The Tomatometer rating – based on the published opinions of hundreds of film and television critics – is a trusted measurement of movie and TV programming quality for millions of moviegoers. It represents the percentage of professional critic reviews that are positive for a given film or television show.
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The Tomatometer is 60% or higher.
The Tomatometer is 59% or lower.
Movies and TV shows are Certified Fresh with a steady Tomatometer of 75% or higher after a set amount of reviews (80 for wide-release movies, 40 for limited-release movies, 20 for TV shows), including 5 reviews from Top Critics.
Percentage of users who rate a movie or TV show positively.
Because [director] Longley uses a technique that forgoes interviews and voiceover commentary in favour of observation and revealing juxtapositions, his movie puts you both in the chaos and just above it.
James Longley's devastating documentary Iraq in Fragments has neither narration nor obvious political ax to grind, but it manages to tell us something about Iraq that we aren't getting or can't get from standard news coverage.
By turns tender and shocking, Iraq in Fragments strikes a rare balance between impromptu fluidity and feature-film narrative control, in the process resisting both partisanship and predigested points of view.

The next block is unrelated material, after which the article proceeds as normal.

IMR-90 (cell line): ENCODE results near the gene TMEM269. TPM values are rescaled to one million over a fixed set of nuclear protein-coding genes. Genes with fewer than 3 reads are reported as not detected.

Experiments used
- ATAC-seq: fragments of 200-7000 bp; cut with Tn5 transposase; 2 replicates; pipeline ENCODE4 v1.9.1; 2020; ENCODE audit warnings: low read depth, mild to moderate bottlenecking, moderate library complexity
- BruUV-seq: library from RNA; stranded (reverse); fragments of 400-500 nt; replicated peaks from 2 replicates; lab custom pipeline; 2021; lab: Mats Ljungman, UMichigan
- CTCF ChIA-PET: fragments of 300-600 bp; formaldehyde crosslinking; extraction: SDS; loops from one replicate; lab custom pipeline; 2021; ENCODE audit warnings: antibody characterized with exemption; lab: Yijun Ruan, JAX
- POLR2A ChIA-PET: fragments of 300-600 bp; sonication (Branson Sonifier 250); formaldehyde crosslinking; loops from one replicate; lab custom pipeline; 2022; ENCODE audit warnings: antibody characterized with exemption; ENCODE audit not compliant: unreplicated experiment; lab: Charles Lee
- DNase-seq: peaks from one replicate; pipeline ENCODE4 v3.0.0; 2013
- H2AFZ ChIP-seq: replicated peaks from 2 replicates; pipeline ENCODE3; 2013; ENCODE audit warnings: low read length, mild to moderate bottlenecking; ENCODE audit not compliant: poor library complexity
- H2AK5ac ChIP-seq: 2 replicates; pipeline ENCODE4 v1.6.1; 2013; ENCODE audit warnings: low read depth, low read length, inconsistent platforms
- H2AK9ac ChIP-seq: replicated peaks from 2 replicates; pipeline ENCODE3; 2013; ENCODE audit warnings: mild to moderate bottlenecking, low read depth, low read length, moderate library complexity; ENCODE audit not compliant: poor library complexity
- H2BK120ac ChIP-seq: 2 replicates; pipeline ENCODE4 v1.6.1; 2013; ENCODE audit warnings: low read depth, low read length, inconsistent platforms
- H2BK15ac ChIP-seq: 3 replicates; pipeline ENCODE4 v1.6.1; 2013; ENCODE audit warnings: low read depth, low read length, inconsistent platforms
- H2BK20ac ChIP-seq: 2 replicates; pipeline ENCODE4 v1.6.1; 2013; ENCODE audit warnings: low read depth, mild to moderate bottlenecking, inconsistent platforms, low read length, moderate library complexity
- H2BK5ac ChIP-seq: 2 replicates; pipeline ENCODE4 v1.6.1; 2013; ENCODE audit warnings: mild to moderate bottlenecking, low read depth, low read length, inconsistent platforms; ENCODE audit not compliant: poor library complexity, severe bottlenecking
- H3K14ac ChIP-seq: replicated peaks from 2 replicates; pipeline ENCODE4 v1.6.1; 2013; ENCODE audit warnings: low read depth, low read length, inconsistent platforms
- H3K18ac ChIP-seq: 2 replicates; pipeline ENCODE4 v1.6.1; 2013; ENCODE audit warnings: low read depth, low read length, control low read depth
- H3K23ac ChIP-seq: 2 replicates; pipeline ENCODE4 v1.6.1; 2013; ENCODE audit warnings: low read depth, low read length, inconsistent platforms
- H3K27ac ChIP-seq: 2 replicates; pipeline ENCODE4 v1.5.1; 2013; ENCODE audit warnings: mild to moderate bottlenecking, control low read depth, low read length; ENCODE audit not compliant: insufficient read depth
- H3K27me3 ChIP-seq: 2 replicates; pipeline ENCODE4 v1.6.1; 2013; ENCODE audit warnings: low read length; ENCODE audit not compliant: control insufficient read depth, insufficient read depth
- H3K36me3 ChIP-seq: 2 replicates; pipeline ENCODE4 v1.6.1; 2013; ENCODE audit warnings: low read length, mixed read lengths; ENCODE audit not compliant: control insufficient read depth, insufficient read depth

The struggles [documentary filmmaker James Longley] recorded in his dazzling Iraq in Fragments aren't battlefield conflicts, but the personal, religious and political efforts of Iraqi citizens to reassemble their shattered lives.
In addition to the interesting camera work, the documentary's undeniable appeal comes in how close Longley gets to the characters, who are all male. They speak openly of the past, the U.S. forces, the uncertain future.
James Longley's Iraq in Fragments is a visually stunning documentary that looks at that country through the eyes of its own people -- a novel enough approach at a time when everyone else has had their say.
It's head and shoulders above the rest in its clarity, intimacy and poetry, and it illustrates the dreadful predicament America has created in Iraq, which drove so many angry people to the polls on Tuesday.
The film is unusual among Iraq documentaries for its impressionistic, frequently gorgeous cinematography and for its structure: It's split into thirds, one about a Sunni (the boy), one about a Shiite mob, and one about the quiet Kurds up north.
Working with vérité patience and no scripted narration, Longley looks and listens, with nonjudgmental sensitivity, as Sunni, Shiite, and Kurdish Iraqis explain their colliding, intractable, invaded worlds, and their rising frustrations.
In the end, the movie is more than the sum of its fragments. The montages are intense, the images ravishing. The movie is tactile. When you finally feel this place, you understand just how little you understand.